Candace Parker is making history as the first WNBA player to be featured on the NBA 2K game cover, Bloomberg reports.
Parker is one of the most notable WNBA stars of this generation. A two-time league MVP, six-time All-star, WNBA champion, and two-time Olympic gold medalist is no stranger to accolades. In addition to her accomplishments on the court, she also holds several endorsement deals, including with Kellogg Col, JBL Audio, and Adidas AG. Despite the strides she’s made, she still feels like women athletes have a long way to go in terms of being acknowledged, represented, and paid on the level of their male counterparts.
To support the inclusivity of women in sports, Take-Two Interactive Software Inc., the company that owns NBA 2K, has announced that their September cover will feature Parker. The moment is historical, this being the first time that the popular game will showcase a woman athlete.
“It’s a step in the right direction. Being able to see women on the cover, visible in leadership positions, it helps not just in sport but also just in the boardroom, in business or everything,” Parker said.
The moment has been two decades in the making with NBA 2K adding women players just three years ago. The studio has been working around the clock to add new features to its WNBA gameplay, including a mode that allows users to direct a WNBA team, create their players and guide them through their careers. Parker is working alongside developers to help them better understand the WNBA, including nuances like differences in how the sport was played in various eras and how offenses are run differently than in men’s basketball.
The 35-year-old played 13 seasons with the Los Angeles Sparks, coming over to the Chicago Sky this season. Her cover is a special edition, marking the 25th anniversary of the WNBA. The league is looking to attract more fans, sponsors, exposure, and financial backing, struggling to keep up with the 50-year head start older leagues like the NBA had. However, the lag in women’s team sports isn’t unique to basketball, not a single women’s team across any sports being listed by Forbes as a valuable franchise.
The WNBA is working to make progress, recently signing a collective bargaining agreement to triple the maximum salary for top players to almost $130,000 for the first time. Still, it doesn’t compete with the top male athletes’ salaries. Parker has ideas about how the league can expand, including building generational fans by focusing on building pipelines for young girls, ensuring that players are empowered to assist with decision making, and growing the 12 player rosters. Despite the slow progress, Parker says that it still shouldn’t stop brands from partnering with more women athletes who are proven to sell.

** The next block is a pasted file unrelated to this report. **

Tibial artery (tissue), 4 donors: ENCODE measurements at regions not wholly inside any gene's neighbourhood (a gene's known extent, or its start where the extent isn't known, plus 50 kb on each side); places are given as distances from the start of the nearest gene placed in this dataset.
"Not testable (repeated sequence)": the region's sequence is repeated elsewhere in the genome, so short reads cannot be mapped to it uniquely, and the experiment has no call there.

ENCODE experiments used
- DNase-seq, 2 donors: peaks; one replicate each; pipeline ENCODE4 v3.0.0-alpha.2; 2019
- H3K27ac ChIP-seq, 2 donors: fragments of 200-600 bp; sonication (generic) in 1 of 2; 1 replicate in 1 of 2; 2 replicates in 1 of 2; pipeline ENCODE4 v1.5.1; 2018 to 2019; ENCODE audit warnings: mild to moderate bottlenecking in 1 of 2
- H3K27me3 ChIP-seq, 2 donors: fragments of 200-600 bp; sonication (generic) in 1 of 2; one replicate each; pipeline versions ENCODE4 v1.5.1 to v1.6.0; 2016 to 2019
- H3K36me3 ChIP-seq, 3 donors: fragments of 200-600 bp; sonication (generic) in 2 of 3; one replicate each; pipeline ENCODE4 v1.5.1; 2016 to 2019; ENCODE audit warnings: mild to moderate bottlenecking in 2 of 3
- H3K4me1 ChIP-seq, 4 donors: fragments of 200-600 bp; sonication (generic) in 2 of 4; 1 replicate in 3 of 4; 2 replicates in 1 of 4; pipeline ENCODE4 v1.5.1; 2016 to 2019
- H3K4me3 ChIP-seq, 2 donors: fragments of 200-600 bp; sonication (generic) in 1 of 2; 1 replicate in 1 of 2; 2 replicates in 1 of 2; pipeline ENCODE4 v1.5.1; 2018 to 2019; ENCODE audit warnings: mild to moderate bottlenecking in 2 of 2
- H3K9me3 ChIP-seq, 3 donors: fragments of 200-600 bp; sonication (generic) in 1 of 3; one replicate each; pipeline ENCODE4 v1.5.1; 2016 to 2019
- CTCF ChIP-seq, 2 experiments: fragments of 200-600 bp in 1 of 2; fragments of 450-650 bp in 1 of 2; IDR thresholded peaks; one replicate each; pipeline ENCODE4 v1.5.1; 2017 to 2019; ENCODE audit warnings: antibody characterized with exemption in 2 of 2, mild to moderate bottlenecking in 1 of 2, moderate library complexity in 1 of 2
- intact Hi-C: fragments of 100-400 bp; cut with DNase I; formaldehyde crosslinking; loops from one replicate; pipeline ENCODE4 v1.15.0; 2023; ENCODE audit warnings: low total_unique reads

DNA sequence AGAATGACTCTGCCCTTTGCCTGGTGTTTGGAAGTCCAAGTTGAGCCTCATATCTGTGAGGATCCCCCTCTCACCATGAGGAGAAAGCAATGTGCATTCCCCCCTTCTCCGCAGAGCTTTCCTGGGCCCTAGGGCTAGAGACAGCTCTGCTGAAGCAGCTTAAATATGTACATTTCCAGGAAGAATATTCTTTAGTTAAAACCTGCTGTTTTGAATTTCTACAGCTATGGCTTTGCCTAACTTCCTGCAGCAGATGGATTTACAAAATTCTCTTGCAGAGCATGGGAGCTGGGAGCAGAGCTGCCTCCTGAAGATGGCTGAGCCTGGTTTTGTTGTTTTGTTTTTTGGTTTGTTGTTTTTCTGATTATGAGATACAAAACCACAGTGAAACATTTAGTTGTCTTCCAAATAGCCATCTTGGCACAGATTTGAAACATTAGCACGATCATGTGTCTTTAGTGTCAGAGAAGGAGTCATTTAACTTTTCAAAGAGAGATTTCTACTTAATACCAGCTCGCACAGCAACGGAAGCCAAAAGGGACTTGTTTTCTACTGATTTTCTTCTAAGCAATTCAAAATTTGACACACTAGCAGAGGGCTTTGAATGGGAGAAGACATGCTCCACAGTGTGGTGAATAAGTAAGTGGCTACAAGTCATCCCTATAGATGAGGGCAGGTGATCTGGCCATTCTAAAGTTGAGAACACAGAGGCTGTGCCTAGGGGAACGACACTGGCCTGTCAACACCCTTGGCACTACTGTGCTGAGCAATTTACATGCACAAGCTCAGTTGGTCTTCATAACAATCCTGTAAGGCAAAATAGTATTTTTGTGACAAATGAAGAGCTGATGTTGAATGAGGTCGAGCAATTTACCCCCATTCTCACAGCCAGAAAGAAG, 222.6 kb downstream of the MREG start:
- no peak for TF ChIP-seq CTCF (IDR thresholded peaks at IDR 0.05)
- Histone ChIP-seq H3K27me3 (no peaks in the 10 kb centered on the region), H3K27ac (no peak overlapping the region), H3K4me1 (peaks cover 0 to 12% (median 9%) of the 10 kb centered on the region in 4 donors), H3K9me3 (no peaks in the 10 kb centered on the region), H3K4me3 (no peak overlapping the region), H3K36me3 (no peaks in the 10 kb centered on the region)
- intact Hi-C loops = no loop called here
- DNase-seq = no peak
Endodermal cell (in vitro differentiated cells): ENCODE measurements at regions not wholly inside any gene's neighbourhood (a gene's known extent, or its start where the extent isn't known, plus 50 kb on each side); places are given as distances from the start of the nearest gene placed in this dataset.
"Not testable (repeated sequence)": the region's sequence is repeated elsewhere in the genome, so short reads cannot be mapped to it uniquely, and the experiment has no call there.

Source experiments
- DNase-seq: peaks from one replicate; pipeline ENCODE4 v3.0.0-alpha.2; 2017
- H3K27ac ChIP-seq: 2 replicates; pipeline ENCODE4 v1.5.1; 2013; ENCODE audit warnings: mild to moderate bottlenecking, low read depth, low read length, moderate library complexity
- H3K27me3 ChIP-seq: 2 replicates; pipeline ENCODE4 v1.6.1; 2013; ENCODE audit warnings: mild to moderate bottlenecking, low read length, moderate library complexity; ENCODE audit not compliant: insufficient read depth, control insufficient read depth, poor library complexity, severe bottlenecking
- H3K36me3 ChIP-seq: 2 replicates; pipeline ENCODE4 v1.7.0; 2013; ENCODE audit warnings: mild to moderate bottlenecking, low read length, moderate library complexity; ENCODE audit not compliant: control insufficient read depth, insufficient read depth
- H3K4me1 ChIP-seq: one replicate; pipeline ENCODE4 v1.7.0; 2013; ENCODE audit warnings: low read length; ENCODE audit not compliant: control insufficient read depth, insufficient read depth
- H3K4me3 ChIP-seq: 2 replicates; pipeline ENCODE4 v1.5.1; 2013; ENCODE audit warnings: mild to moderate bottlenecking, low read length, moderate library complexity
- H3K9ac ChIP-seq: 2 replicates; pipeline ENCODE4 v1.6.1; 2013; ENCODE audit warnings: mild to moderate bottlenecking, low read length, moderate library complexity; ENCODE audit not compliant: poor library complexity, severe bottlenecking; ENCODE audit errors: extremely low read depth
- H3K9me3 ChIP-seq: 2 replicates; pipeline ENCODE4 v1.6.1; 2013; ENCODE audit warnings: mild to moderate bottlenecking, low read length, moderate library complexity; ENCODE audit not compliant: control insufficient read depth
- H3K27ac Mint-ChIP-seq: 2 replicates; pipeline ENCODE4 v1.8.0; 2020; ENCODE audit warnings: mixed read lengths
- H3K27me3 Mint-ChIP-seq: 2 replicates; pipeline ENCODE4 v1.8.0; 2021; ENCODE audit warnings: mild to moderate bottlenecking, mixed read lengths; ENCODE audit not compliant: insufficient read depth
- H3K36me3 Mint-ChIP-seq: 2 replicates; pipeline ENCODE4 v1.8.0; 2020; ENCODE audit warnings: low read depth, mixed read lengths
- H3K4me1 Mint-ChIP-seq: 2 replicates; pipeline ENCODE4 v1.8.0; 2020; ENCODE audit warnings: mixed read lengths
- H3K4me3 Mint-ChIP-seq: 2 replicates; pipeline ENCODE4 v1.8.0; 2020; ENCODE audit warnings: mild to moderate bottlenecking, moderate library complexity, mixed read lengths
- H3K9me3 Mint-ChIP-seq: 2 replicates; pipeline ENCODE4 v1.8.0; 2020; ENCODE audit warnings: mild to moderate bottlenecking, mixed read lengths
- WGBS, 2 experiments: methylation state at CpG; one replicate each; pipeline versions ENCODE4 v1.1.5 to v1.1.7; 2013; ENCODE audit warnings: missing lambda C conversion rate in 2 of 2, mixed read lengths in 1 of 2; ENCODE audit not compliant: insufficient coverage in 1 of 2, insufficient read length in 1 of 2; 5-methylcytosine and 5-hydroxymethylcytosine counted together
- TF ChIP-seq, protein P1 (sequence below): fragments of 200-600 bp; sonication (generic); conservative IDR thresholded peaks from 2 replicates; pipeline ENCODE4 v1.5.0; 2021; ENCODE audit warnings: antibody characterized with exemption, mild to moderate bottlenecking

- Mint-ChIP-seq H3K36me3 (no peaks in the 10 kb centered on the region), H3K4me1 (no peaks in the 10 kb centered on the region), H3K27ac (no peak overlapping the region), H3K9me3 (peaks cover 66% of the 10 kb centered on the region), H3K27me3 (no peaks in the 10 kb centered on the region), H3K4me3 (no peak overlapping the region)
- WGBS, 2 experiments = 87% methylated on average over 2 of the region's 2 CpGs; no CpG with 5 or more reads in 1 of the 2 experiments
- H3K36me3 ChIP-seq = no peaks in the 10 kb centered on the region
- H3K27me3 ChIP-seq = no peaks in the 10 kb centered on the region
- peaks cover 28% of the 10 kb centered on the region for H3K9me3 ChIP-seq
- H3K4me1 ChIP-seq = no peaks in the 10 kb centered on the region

“It’s been a long time since I’ve taken marketing, but I took it in college, and the first thing was you definitely have to know your consumers, and women buy — within the household women are the ones that purchase,” Parker said.
She hopes her cover is the start of more lucrative deals between brands and women superstars. NBA 2K boasts nearly 2.3 million gamers daily, with the latest version selling more than 10 million copies. Their eSports league is also thriving, entering its fourth season with 23 teams across the U.S. Competition. Parker’s 25th Anniversary edition cover will be released in conjunction with NBA All-Star Luka Doncic, who will grace the standard version. MVP Kevin Durant and retired players Dirk Nowitzki and Kareem Abdul-Jabbar will be featured on the NBA’s 75th Anniversary Edition.
‘Parker recalled her gaming days as a kid and how excited she was to play games from EA, Midway, NBA Jam, and NBA Street. She vividly remembered how when her brother Anthony Parker was traded to the 76ers in the 90s, how she wished she could put him on her team and play with him in the game. Now, her nephew will get to live out her dream, subbing Parker onto his team and playing with her in his game.
“Fast forward, and now my nephew is like the first in line to get 2K, so he can play with his aunt. It’s full circle,” Parker said.